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The Protagonist Speaks

Interviews with the characters of your favourite books

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Music

Hugh Connor (of King of the Blind, by Caiseal Mor)

Dear readers, tonight with me is a master distiller from 17th century Ireland, here to tell us about whiskey, harps, and faeries.


Tell us a little about where you grew up. What was it like there?

I was born in the west of Ireland in 1688. My family moved to Dublin when I was a lad. My father was a coachman to Doctor Delany of that city. Dublin was a peaceful enough place in those days despite the bitter fighting taking place elsewhere in country. It took many years for things to calm down after the Dutch invasion in 1689. I was very fortunate to grow up in a quiet city amongst level-headed folk.

I’m deeply grateful for these happy childhood memories but I also feel blessed to be rescued from the blandness of it all. A man could die of boredom in such a place.

Any cherished memories?

My most cherished memories are of the music. Dr. Delany was a patron of the arts and I was often employed to serve at the great parties he put on. It was through him I first met the master harp player, Turlough O’Carolan. And it was Dr. Delany who recommended me to the great man as a servant and helper. Master O’Carolan was a travelling musician but he was also blind, you see. So, he needed a reliable man to guide him, to lead his horse and to carry his harp.

Master O’Carolan was greatly loved for his talent at the harp, but he had a weak spot for the whiskey. It was a full-time job seeing to his needs and a great challenge keeping up with him too. However, his circle of friends included some of the leading people in Dublin society at the time. Dean Jonathan Swift was a personal friend. Signor Geminiani, the renowned violinist, was another close acquaintance.

What do you do now?

My master’s love of the whiskey led me to learn the art of distilling, if for no other reason than to save him some money and ensure I didn’t starve. Whenever he launched on a drinking binge I might not get paid for weeks. I’m now a master distiller and my wares are sold all over the country. Not legally of course. I have a series of connections with various officers and gentlemen who appreciate my craftsmanship. These days I’m confined a little. I’m a hundred years old. A mishap with the still a few years back, blinded me. Now I know how my master felt. I’m left to direct the family business and spend my time by the fire telling stories of the old days. Continue reading “Hugh Connor (of King of the Blind, by Caiseal Mor)”

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Mary Granger and the angel Gabriel (of Catch the Moon, Mary by Wendy Waters)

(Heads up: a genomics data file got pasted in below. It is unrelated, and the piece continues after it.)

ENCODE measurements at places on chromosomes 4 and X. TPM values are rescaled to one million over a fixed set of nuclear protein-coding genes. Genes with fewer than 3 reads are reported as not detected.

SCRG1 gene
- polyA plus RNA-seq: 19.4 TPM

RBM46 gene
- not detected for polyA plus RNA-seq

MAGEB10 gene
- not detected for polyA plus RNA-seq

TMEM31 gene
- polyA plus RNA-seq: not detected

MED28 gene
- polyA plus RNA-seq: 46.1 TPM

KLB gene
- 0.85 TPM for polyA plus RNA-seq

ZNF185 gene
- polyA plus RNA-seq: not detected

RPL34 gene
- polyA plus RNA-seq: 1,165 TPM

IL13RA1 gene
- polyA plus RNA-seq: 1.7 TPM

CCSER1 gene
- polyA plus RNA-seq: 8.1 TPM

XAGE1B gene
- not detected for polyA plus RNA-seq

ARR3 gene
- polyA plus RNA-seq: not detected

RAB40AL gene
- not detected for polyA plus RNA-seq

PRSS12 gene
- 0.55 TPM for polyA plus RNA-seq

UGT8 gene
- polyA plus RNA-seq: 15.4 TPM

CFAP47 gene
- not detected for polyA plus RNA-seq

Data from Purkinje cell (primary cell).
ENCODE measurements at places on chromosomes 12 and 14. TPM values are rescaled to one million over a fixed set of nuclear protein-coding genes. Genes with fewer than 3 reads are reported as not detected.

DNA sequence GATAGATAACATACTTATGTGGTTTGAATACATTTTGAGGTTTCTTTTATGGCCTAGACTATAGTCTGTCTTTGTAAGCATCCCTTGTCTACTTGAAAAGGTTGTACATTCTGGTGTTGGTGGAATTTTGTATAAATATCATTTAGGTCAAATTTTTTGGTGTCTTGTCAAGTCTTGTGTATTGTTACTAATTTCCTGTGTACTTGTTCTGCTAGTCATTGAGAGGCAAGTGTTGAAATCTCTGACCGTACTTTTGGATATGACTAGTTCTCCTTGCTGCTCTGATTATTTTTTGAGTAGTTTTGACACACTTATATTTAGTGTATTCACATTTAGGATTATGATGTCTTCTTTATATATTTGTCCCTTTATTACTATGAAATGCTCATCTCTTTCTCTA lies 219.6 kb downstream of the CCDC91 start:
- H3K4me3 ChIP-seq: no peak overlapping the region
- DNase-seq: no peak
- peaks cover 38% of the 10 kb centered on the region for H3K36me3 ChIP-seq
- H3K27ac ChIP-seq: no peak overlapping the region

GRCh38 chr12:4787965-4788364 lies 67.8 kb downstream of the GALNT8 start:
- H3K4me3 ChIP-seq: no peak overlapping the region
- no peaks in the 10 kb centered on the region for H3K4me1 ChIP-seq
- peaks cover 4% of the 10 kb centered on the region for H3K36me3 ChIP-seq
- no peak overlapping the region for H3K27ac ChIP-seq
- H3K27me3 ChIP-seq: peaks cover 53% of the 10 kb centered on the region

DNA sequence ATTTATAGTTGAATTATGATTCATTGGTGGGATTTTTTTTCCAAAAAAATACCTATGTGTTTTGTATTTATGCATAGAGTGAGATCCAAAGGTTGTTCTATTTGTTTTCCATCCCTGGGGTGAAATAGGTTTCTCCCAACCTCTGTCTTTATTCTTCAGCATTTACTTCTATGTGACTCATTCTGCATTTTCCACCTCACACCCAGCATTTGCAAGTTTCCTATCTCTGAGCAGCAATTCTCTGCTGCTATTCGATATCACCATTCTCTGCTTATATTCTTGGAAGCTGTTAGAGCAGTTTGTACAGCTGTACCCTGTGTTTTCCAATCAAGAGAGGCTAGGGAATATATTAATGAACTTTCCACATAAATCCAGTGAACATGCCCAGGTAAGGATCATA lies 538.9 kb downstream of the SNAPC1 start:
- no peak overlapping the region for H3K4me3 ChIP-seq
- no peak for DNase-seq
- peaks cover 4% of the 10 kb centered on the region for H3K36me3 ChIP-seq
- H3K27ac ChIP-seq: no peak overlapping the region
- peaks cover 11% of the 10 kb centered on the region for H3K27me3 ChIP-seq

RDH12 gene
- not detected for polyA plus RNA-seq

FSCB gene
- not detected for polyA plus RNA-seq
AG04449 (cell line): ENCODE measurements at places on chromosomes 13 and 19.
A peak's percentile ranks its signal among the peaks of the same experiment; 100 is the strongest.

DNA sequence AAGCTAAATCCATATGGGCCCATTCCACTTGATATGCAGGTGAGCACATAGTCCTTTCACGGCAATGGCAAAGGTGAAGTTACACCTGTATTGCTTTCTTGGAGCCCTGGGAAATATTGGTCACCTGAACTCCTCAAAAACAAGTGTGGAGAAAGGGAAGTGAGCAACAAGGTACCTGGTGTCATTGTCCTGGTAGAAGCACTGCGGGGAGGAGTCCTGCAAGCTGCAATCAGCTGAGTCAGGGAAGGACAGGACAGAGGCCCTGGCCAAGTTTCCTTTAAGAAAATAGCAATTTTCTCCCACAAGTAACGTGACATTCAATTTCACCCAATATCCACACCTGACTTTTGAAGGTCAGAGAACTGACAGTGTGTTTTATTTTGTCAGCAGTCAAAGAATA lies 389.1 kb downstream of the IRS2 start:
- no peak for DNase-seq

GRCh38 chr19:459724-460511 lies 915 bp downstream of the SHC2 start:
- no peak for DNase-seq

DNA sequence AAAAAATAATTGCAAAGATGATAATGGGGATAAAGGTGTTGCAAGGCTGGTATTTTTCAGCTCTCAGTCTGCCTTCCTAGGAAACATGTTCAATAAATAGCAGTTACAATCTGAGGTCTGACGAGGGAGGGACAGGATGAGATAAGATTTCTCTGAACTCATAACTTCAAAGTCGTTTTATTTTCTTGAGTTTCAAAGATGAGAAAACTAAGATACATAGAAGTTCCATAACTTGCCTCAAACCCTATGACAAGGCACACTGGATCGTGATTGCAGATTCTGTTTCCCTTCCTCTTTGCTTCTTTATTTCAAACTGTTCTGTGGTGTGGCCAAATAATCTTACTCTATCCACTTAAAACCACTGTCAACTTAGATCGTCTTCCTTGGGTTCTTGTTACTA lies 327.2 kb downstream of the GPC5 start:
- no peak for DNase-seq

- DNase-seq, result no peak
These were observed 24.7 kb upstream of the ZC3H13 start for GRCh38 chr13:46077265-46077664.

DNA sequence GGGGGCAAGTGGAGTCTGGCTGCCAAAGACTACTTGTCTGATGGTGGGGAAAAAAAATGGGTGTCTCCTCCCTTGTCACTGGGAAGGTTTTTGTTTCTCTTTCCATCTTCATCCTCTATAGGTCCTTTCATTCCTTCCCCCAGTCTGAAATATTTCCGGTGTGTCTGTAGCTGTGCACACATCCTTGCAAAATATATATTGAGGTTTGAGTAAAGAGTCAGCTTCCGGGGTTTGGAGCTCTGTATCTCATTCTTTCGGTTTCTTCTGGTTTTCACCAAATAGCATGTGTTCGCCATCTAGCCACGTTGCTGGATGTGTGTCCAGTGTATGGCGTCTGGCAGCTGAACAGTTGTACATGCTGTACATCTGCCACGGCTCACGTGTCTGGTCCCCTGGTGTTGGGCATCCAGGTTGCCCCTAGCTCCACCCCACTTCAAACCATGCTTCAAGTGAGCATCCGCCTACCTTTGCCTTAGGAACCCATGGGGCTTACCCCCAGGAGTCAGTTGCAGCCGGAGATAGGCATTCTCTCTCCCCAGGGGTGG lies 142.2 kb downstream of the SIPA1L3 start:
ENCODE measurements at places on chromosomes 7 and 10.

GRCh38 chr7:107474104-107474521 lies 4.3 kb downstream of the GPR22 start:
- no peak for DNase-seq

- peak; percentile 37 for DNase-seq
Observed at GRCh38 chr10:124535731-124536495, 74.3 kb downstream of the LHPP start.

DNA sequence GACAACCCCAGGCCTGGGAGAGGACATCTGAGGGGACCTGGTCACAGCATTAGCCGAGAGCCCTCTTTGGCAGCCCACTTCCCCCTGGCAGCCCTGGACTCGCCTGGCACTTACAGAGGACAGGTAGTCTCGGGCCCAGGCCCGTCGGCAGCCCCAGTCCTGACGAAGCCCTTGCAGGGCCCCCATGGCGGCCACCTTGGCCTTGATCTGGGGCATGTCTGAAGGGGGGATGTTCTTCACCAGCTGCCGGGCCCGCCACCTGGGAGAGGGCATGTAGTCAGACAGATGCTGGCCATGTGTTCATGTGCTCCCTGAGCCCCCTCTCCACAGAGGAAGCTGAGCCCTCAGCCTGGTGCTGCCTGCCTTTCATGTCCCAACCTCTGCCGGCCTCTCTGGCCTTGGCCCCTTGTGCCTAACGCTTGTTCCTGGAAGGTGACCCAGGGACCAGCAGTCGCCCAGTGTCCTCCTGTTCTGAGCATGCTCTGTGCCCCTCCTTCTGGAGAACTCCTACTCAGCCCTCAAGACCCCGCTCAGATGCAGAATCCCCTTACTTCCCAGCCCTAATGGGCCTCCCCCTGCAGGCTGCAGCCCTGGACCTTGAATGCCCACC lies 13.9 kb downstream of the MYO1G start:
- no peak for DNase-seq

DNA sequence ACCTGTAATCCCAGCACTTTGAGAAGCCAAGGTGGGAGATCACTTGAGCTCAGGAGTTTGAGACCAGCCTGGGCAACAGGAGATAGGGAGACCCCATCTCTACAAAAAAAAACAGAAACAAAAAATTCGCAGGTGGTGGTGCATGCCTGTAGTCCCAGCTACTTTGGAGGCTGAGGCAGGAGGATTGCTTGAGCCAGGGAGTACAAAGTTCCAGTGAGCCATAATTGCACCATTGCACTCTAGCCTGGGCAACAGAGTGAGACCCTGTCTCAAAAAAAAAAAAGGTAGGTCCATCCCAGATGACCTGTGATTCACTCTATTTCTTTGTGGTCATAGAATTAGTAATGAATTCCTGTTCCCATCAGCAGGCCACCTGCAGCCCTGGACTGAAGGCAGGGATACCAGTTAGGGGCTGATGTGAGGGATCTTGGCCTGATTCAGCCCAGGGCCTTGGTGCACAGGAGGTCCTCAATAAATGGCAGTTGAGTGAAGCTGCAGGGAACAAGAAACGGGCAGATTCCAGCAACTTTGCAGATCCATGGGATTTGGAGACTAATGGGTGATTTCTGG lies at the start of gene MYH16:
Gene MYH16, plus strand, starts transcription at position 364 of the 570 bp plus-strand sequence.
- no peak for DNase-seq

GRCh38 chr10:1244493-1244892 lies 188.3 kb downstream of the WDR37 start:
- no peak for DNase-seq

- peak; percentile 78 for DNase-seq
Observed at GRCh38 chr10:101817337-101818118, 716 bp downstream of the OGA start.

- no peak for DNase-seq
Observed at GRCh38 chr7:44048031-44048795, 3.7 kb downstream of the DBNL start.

catch-the-moon-mary-wendy-watersDear readers, tonight is another special double interview. With us on the interviews is the archangel Gabriel, as well as the mortal woman he fell in love with, Mary Granger.

They are here to talk about love, light, and music – and how all three are connected.

 

 

Tell us a little about where you grew up. What was it like there?

[Gabriel] I’d like to answer this one if you don’t mind, Mary. My name is Gabriel. I’m an angel and have always “been”. I can’t remember a time when I wasn’t conscious of myself in relation to all that is and ever will be so I’ve never “grown up” as it were. I don’t remember why I was called Gabriel or who called me that. Eons ago my Father recognised my singular creative genius and 2IC’d me into helping Him create worlds upon worlds, one of which humanity calls the Universe but there are many more. If I had a mother I can’t recall her. There’s only ever been me and my Father orchestrating life. Now, of course, my Father no longer speaks to me and I depend on Mary for…well, everything.

Did you have any favourite toys as a child? Any cherished memories?

[Gabriel] Why don’t you answer this one, Mary?

[Mary] Very well, I became who I am the day I heard the music. It came to me winged, unbidden and fully-orchestrated. I was six. My home life was unmanageable and it was driving me mad because I depend on order to keep control of events and the people around me. And yet, this music took me to places where I had no control…under the sea, distant galaxies, foreign cities, fairyland. It showed me life without constraint or restraint and I learned to trust it completely. It was the only thing I ever trusted. The only person, too.

[Gabriel] You trust me, don’t you?

[Mary] No, Gabriel, I do not. Continue reading “Mary Granger and the angel Gabriel (of Catch the Moon, Mary by Wendy Waters)”

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